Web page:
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The Harold Varmus Papers

Letter from Michael S. Gottlieb, University of California, Los Angeles School of Medicine to Harold Varmus pdf (79,668 Bytes) transcript of pdf
Letter from Michael S. Gottlieb, University of California, Los Angeles School of Medicine to Harold Varmus
Number of Image Pages:
1 (79,668 Bytes)
1985-04-25 (April 25, 1985)
Gottlieb, Michael S.
University of California, Los Angeles. School of Medicine
Varmus, Harold
Original Repository: University of California, San Francisco. Archives and Special Collections. Harold E. Varmus Papers
Reproduced with permission of Michael S. Gottlieb.
Medical Subject Headings (MeSH):
Terminology as Topic
Acquired Immunodeficiency Syndrome
Exhibit Category:
AIDS and HIV: Science, Politics, and Controversy, 1981-1993
Box Number: 2
Folder Number: 14
Unique Identifier:
Document Type:
Letters (correspondence)
Physical Condition:
Series: UCSF Collections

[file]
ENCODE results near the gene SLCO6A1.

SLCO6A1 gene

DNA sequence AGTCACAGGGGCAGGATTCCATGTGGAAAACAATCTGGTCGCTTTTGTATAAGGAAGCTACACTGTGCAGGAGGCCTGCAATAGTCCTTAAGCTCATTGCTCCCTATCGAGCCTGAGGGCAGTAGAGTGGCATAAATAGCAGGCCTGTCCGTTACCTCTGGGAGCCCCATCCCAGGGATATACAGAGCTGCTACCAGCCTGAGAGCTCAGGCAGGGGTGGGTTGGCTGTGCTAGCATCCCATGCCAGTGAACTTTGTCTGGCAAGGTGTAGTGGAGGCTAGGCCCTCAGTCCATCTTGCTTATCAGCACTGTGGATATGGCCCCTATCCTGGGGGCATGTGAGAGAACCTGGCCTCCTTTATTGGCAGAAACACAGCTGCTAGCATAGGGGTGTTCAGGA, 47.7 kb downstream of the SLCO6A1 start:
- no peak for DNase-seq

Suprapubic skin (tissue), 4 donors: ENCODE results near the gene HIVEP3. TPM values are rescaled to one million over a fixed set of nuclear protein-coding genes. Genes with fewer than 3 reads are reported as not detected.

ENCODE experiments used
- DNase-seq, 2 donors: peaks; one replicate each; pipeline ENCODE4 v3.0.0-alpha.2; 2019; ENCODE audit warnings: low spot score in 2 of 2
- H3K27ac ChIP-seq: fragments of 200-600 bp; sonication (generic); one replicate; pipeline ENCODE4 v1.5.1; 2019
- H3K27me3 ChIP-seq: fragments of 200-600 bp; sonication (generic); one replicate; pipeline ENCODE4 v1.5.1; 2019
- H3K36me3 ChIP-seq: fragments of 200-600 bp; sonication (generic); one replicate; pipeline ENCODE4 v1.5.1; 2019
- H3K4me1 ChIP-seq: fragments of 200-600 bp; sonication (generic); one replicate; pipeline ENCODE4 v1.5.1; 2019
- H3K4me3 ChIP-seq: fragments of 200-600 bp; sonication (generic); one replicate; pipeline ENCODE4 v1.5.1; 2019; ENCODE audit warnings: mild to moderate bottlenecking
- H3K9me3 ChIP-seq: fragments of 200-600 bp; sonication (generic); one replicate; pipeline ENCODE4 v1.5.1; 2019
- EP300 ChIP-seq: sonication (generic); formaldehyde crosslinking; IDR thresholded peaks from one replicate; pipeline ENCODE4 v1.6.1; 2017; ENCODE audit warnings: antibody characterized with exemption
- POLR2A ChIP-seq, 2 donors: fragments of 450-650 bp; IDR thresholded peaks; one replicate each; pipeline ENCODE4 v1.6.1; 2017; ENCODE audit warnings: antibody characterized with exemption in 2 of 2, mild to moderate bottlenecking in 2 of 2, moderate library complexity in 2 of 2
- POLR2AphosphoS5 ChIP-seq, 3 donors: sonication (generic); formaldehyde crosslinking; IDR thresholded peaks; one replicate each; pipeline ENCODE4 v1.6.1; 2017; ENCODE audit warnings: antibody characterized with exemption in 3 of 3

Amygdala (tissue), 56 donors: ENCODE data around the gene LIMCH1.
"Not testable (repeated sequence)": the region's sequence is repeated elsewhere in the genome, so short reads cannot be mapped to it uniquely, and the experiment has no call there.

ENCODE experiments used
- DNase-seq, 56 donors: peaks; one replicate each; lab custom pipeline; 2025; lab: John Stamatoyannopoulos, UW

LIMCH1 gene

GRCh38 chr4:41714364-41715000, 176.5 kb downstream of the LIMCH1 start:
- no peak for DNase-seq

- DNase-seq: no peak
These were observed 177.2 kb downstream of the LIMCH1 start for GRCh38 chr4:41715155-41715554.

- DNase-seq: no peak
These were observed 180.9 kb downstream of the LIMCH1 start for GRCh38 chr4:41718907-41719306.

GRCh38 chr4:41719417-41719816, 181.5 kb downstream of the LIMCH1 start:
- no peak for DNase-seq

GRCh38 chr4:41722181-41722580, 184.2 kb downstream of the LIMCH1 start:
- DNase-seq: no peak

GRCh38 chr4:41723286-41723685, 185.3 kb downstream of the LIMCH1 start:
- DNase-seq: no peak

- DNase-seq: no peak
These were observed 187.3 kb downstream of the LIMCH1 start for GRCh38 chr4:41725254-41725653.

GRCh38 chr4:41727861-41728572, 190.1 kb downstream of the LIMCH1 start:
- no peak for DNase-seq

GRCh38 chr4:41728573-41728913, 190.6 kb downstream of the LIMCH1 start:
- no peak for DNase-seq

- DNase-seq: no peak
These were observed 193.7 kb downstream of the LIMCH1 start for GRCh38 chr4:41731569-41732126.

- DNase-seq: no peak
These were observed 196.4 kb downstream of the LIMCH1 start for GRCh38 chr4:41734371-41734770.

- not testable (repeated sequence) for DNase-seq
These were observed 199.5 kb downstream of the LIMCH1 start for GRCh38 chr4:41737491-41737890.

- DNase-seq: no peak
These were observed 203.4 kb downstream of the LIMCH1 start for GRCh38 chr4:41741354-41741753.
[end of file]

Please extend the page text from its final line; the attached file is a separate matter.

SubSeries: Collection Number MSS 88-47
SubSubSeries: Human Retrovirus Study Group, 1981-1987
Folder: HIV clinical opinions on the naming of the virus, 1985
April 25, 1985
Dear Dr. Varmus:
In 1981 I and my associates at UCLA first recognized and reported the syndrome which was subsequently named AIDS. I continue to work with patients with this disorder, and more recently with individuals in risk groups and in the general population who are found to have antibody to the retrovirus strongly implicated as the etiologic agent.
I am writing to convey my concerns as a clinician about sentiment for nomenclature which would identify the agent as the "AIDS virus." I believe that this nomenclature would be unfortunate. It is estimated that over one million persons in the U.S. alone have serum antibodies. The fully expressed AIDS syndrome is well publicized to be a lethal intractable illness associated with considerable suffering. In my view the term "AIDS virus" would create considerable distress among all individuals found to have previous exposure. In addition the term is imprecise since isolates have been found to be genetically diverse.
I am hopeful that your Study Group will also wish to avoid creating widespread social distress, and will see fit to designate the agent in accord with the remarkable amount of scientific information accumulated to date.
Michael S. Gottlieb, M.D.
Acting Chief
Division of Clinical Immunology
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